The road and Damascus

We sit on a thin crust of civilisation.  We like to think our quiet civilisation is solid and eternal, able to take shocks and settle back, but the everyday is deceptive and beneath that thing crust to unfathomable depth bubbles the raw, unruled, animal nature of mankind. We may sit in tranquil comfort each beneath his vine and beneath his fig tree, but every so often we feel a tremor that should be a reminder of what is just out of sight.  In places, where the bonds of society are weak, the currents beneath can be felt every day.

Peace and security are real, and of the greatest benefit to mankind. They are not, however, permanent.  You may build a culture of sophisticated civilisation over four thousand years, but break it for a moment and it is as if it had never been: look at Syria.

The world is Hobbesian.

Settled society can only exist because “Desire of Ease, and sensuall Delight, disposeth men to obey a common Power: because by such Desires, a man doth abandon the protection might be hoped for from his own Industry, and labour.“, and likewise “Desire of Knowledge, and Arts of Peace” and “From Love Of Praise Desire of Praise, disposeth to laudable actions“, but this is the thin surface built by individual men and women and ready to be cast aside when the desired goals are not to be met.

Mankind at heart is motivated by the animal instinct just like the subjects of nature documentaries, in an endless quest for food, warmth and sex. Mankind is all that, but more complicated too, and Hobbes was correct to characterise of those motive forces “in the first place, I put for a generall inclination of all mankind, a perpetuall and restlesse desire of Power after power, that ceaseth onely in Death.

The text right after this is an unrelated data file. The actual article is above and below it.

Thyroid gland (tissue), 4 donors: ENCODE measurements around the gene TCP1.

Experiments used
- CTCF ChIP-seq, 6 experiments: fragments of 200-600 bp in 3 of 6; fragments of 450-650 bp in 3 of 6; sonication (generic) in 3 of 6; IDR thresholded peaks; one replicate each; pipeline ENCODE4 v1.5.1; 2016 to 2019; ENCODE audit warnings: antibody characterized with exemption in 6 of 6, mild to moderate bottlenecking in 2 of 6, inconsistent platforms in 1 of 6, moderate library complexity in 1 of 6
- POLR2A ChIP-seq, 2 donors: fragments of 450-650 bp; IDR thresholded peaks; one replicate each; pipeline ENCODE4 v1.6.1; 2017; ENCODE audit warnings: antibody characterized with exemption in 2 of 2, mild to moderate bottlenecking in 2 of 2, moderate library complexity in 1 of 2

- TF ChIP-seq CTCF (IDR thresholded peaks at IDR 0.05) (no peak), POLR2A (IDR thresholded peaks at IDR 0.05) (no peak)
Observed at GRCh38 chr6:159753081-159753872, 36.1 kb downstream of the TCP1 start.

Then comes Competition of Riches, Honour, command, or other power, and only then the causes of ease listed above.

It can soon fall apart though, and does: “So that in the nature of man, we find three principall causes of quarrel. First, Competition; Secondly, Diffidence; Thirdly, Glory.” Therein lie many causes of bloodshed and the destruction of our polite existence.

We keep the crust on society by inertia and the subtle arts of social persuasion, but we can easily start down the road to what we have seen with horror in Syria or Yemen or any number of places from which we prefer to turn our eyes as if there were another world and not the neighbours they are, the road where this structure is broken – when authority is weakened and young men see no reason to obey it or societal norms; when they are convinced maybe by a passing philosophy or an orator or just boredom, that it is no longer right to follow the law imposed by a distant authority, then he can feel the exhilaration of freedom from restraint, of personal power: that crust is broken and a pack of animals emerges.

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Author: LittleHobb

Solitary, poore, nasty, brutish, and short

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